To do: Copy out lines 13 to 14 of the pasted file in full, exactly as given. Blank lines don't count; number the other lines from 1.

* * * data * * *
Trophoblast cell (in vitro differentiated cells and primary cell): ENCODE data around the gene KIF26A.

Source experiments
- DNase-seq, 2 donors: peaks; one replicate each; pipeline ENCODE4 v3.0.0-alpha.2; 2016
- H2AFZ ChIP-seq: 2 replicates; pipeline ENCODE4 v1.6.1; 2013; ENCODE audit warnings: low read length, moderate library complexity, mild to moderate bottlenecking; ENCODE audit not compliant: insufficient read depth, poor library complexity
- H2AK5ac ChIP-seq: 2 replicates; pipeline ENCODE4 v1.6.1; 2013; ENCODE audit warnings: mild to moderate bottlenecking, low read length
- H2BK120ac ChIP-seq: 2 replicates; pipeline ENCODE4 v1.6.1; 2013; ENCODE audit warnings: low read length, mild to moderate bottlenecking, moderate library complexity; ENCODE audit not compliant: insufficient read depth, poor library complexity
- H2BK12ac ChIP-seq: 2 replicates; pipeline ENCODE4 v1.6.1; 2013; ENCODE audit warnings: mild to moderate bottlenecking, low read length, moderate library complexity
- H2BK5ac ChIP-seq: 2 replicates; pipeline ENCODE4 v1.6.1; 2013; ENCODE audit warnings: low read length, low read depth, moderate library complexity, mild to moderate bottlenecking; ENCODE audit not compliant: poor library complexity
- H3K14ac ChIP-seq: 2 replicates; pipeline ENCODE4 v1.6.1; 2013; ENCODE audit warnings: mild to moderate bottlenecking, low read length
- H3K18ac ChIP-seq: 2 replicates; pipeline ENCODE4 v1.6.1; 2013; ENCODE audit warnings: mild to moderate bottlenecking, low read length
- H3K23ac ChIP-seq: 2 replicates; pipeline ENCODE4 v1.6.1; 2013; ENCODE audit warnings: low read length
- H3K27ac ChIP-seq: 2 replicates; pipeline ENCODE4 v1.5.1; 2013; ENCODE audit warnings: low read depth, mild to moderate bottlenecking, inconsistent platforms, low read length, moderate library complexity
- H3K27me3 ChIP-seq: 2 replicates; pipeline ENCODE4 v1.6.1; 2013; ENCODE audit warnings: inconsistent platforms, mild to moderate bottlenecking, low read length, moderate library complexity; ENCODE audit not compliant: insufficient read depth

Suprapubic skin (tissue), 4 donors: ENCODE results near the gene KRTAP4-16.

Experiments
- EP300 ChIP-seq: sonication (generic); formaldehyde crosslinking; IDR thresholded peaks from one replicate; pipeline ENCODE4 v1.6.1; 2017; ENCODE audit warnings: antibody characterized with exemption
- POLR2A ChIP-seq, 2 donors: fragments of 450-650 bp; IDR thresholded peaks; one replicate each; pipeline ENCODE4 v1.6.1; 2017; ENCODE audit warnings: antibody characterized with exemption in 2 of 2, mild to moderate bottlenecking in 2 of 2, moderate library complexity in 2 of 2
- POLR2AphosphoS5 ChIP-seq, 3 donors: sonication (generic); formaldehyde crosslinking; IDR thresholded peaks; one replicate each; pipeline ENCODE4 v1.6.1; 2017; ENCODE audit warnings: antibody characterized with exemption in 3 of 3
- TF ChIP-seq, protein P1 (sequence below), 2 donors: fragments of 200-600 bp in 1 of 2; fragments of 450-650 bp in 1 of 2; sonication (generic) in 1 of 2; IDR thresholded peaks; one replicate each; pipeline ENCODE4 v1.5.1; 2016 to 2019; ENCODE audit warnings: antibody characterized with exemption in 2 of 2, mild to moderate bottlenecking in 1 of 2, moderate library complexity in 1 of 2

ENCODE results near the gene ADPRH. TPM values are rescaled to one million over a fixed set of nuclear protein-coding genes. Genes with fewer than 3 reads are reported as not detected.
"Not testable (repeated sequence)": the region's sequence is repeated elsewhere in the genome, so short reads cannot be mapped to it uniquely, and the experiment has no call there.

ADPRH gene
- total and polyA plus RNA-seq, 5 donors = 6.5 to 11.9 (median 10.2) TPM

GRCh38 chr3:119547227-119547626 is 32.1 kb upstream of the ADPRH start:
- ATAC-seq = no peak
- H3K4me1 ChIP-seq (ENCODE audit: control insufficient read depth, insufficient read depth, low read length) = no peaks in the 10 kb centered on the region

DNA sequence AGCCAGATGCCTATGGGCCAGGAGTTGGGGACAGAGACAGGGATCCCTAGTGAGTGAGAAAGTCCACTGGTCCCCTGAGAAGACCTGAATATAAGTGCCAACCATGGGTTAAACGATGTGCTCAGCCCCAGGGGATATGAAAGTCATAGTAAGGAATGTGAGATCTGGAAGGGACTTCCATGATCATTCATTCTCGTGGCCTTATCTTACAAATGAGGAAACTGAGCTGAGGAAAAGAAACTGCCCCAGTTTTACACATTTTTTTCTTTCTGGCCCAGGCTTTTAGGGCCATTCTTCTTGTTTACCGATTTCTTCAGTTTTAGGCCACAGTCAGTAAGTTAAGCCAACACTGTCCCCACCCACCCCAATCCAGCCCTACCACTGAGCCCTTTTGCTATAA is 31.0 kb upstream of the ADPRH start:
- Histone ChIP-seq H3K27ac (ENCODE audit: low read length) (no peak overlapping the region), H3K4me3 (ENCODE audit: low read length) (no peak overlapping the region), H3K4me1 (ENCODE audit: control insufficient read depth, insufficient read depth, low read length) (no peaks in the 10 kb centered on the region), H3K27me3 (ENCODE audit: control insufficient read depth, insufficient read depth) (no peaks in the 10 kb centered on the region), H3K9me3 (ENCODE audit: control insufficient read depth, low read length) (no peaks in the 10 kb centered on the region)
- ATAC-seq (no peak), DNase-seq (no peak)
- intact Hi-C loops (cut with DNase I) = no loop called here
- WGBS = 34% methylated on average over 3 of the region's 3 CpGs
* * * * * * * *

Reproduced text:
- H3K27me3 ChIP-seq: 2 replicates; pipeline ENCODE4 v1.6.1; 2013; ENCODE audit warnings: inconsistent platforms, mild to moderate bottlenecking, low read length, moderate library complexity; ENCODE audit not compliant: insufficient read depth

Suprapubic skin (tissue), 4 donors: ENCODE results near the gene KRTAP4-16.